No matter what my job, I have always been a passionate supporter of the freedom to read and to think critically. My own history convinces me that one should be able to read things that are difficult and sometimes uncomfortable. At the same time, we need to be supported by teachers, librarians, parents, faith leaders, and others to help us with our questions and concerns. But to protect children from discomfort does not serve them well; it will eventually hurt them in the workplace and in facing difficult life challenges.

Did you know about ΦBK Alumni Associations before coming to Chicago? How did you find out about our association?

Whenever I move, I always look for a ΦBK Association, and I am blessed in Chicago. I found ΦBKACA on the web, of course. I absolutely love the Chicago ΦBK Book Group and try never to miss a meeting. My job takes me all over the globe, and twice I have deliberately flown in on Sunday morning so that I can be at the Sunday afternoon book group! This group reflects what I think of as ΦBK values—to be able to have an engaged, respectful conversation, learning from each other, disagreeing with each other sometimes, and having a good meal at the same time! And reading good books. I have to chuckle that we often stay an hour after the table has been cleared to solve our country’s problems! They should only ask us! Every American would have health care, and the recession would never have happened. 

What program did you connect with first – why that one – and what about it keeps you coming back?

In terms of associations in general, I have always been a joiner. So were my parents. One of my favorite historians taught that Americans and volunteerism have gone hand in hand since the founding. I was taught to give back. Associations let us give back and have fun at the same time! Not to mention meet the greatest, most interesting people. At one of our book group meetings a “small world” event happened that I still marvel at. One of the attorneys in the group was talking about a case she worked on, on behalf of women’s rights, and another member of the group had been involved as well! But they had never met until then. Another member lives in my husband’s home town, and kindly brought him the pastry that town is famous for. I love networks, and connections. Networking and putting people together makes my heart sing. 

What have you found about our ΦBK Association that you like, and how did you become more involved?

I was delighted when the ΦBKACA President called to invite me to lunch. She and Judith Krug had been friends and I felt honored that she wanted to meet me. She is also the quintessential networker; I could tell as our lunch got livelier and livelier as we kept making connections and planning good things for ΦBK! As a result, I hosted a Salon at our apartment on Sunday, February 10th, to talk about censorship. I showed the group the Top Ten Banned Books of 2012 and talked about the major reasons books get pulled off library shelves.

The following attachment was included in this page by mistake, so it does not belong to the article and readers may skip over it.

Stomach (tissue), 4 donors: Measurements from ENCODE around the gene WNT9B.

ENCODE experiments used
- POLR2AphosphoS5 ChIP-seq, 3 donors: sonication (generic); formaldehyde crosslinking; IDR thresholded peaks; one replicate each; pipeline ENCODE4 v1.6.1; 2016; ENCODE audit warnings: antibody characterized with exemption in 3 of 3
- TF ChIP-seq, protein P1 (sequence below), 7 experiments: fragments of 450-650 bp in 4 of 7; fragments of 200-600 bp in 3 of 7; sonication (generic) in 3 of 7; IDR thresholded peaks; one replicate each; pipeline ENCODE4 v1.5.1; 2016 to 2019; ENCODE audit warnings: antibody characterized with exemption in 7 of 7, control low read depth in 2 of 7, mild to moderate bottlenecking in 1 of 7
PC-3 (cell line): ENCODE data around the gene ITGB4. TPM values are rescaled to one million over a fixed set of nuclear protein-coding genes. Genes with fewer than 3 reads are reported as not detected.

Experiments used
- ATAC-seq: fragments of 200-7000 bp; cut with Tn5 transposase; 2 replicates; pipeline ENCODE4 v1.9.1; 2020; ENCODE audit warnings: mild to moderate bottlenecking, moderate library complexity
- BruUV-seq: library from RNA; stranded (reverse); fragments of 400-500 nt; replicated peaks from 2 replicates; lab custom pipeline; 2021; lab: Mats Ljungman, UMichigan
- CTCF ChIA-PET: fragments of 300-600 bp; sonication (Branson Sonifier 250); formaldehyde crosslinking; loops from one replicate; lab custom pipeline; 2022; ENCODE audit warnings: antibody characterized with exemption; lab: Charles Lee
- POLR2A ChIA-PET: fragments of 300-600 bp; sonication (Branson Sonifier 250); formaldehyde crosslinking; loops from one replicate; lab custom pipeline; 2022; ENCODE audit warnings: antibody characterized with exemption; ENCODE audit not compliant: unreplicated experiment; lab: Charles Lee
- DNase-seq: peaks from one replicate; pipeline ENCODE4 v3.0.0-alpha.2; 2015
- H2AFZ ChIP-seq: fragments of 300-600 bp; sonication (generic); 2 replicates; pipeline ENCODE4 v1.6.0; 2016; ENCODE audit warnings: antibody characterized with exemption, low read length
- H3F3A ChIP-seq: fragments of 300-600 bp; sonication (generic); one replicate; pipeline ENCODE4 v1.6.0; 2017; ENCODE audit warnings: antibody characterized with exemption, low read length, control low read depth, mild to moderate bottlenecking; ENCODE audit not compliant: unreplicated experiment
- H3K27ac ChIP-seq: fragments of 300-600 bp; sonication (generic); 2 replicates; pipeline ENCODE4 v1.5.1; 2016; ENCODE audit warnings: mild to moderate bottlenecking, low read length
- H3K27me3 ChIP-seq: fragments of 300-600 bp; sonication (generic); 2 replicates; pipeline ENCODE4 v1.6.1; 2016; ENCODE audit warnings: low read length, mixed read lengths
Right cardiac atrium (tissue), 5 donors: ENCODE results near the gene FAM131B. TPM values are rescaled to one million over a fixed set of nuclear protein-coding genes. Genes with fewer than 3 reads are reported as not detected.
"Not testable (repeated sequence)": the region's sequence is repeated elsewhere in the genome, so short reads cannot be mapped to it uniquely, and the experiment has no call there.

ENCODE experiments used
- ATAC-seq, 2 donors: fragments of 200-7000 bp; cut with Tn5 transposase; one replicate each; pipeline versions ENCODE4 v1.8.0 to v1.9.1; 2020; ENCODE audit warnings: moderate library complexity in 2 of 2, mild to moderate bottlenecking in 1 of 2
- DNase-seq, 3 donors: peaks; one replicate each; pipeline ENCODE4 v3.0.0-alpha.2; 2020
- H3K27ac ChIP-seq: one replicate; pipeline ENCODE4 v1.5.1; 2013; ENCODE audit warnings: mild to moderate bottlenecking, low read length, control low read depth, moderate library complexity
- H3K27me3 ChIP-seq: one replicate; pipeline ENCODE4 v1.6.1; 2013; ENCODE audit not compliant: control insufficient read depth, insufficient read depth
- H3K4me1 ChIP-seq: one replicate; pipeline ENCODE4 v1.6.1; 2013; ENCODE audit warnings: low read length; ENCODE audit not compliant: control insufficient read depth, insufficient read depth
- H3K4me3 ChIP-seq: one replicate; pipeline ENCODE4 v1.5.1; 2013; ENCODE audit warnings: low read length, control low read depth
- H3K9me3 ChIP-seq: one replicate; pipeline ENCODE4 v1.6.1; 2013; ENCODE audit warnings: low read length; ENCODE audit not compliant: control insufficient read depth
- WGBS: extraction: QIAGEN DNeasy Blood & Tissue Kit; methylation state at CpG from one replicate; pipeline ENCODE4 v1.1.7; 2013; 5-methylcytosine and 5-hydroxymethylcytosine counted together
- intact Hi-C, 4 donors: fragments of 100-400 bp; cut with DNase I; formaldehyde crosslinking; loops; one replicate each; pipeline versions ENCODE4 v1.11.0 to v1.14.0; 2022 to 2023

Some suggestions for fellow ΦBK alumni key holders?

I encourage all key holders to get active in the Chicago Association, or the ΦBK Association in their local area. Take a look at all the upcoming programs—from art to jazz to Second City! There is bound to be something to interest you. But truly for me the best part has been the people I have met. At the Holiday Party I was able to get to know people beyond the book group. People of all ages. I think multi-generational conversations are very important. 

Any final thoughts?

I want to close by noting that ever since I got my Phi Beta Kappa key at University of Illinois in 1967, I have always felt at home as an educated woman, with key holders, men and women alike. It was not always so easy to be a “bookish” woman! It is hard for women today to understand that. I studied hard for that key and was not always supported. Always supported by my parents, but not always by my peers. I am blessed to be married to David Dorman, whose mother taught all three of her sons to respect educated women. She herself went back to get her M.A. in art at the University of Wisconsin-Madison after she had raised her sons. Perhaps that is what I thought about the most at the ΦBK holiday party. I will never ever take for granted that kind of multi-generational, mixed gender kind of event!

Written by Barbara Jones

Questions from Judi Strauss Lipkin, President ΦBKACA (